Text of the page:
Spatial proteomics revealed a CX3CL1-dependent crosstalk between the urothelium and relocated macrophages through IL-6 during an acute bacterial infection in the urinary bladder
in: Mucosal Immunology (2020)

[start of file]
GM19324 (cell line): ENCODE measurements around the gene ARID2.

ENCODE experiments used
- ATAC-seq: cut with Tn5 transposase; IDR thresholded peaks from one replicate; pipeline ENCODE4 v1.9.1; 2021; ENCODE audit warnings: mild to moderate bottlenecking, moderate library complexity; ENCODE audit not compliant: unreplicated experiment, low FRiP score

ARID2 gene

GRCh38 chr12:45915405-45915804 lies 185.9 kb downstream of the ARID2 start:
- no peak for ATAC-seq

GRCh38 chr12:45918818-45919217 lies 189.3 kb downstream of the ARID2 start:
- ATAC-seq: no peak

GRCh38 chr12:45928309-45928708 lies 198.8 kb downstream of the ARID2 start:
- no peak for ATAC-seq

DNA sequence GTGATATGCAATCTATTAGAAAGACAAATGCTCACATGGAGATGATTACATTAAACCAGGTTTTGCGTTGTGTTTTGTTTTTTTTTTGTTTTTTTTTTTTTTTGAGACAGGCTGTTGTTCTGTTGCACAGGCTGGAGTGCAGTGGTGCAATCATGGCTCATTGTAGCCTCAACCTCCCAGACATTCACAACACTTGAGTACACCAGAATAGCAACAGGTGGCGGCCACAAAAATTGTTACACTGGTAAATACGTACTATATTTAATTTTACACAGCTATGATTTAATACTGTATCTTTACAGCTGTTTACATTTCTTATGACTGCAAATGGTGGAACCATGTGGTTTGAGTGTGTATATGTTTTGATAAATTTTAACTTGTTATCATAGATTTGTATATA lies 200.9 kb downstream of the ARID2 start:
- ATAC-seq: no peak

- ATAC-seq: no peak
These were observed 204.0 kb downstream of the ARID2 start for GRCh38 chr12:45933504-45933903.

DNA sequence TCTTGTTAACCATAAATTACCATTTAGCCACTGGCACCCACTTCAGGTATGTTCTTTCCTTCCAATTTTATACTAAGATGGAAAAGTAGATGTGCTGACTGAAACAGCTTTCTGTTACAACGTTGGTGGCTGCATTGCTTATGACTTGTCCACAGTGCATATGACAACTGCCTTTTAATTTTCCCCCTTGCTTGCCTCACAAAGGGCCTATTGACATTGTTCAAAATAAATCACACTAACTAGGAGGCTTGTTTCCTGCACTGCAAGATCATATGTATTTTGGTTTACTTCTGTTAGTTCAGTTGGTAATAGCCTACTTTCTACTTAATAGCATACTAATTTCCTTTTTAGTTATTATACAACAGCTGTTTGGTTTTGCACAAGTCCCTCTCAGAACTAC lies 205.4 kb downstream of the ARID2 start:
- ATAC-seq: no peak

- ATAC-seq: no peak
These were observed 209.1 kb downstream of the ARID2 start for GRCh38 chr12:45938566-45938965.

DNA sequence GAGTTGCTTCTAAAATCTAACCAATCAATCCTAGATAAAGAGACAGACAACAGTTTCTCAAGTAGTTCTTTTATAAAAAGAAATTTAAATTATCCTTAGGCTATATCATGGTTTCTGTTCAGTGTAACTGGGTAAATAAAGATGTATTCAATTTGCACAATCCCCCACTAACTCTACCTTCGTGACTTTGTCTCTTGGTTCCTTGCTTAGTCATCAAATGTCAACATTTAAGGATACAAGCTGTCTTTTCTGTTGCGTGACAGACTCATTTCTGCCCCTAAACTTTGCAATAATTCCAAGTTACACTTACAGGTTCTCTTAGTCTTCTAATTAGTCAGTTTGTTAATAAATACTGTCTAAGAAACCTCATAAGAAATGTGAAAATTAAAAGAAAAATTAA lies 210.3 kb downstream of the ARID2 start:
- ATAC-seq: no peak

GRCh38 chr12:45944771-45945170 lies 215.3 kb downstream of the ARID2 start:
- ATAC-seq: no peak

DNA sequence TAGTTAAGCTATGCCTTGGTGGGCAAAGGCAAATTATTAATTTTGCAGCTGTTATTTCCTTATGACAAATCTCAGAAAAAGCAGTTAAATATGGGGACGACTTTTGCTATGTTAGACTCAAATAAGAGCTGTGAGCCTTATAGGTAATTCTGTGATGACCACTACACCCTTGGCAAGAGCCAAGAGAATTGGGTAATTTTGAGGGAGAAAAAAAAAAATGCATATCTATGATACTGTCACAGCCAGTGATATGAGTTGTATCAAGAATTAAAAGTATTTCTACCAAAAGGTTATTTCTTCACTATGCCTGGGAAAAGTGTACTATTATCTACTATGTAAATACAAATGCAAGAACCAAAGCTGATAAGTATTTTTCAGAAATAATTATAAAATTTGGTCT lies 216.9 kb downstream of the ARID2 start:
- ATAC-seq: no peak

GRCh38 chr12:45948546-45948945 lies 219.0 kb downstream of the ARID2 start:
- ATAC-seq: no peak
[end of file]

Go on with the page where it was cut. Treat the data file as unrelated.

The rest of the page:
The urothelium of the urinary bladder represents the first line of defense. However, uropathogenic E. coli (UPEC) damage the urothelium and cause acute bacterial infection. Here, we demonstrate the crosstalk between macrophages and the urothelium stimulating macrophage migration into the urothelium. Using spatial proteomics by MALDI-MSI and LC-MS/MS, a novel algorithm revealed the spatial activation and migration of macrophages. Analysis of the spatial proteome unravelled the coexpression of Myo9b and F4/80 in the infected urothelium, indicating that macrophages have entered the urothelium upon infection. Immunofluorescence microscopy additionally indicated that intraurothelial macrophages phagocytosed UPEC and eliminated neutrophils. Further analysis of the spatial proteome by MALDI-MSI showed strong expression of IL-6 in the urothelium and local inhibition of this molecule reduced macrophage migration into the urothelium and aggravated the infection. After IL-6 inhibition, the expression of matrix metalloproteinases and chemokines, such as CX3CL1 was reduced in the urothelium. Accordingly, macrophage migration into the urothelium was diminished in the absence of CX3CL1 signaling in Cx3cr1gfp/gfp mice. Conclusively, this study describes the crosstalk between the infected urothelium and macrophages through IL-6-induced CX3CL1 expression. Such crosstalk facilitates the relocation of macrophages into the urothelium and reduces bacterial burden in the urinary bladder.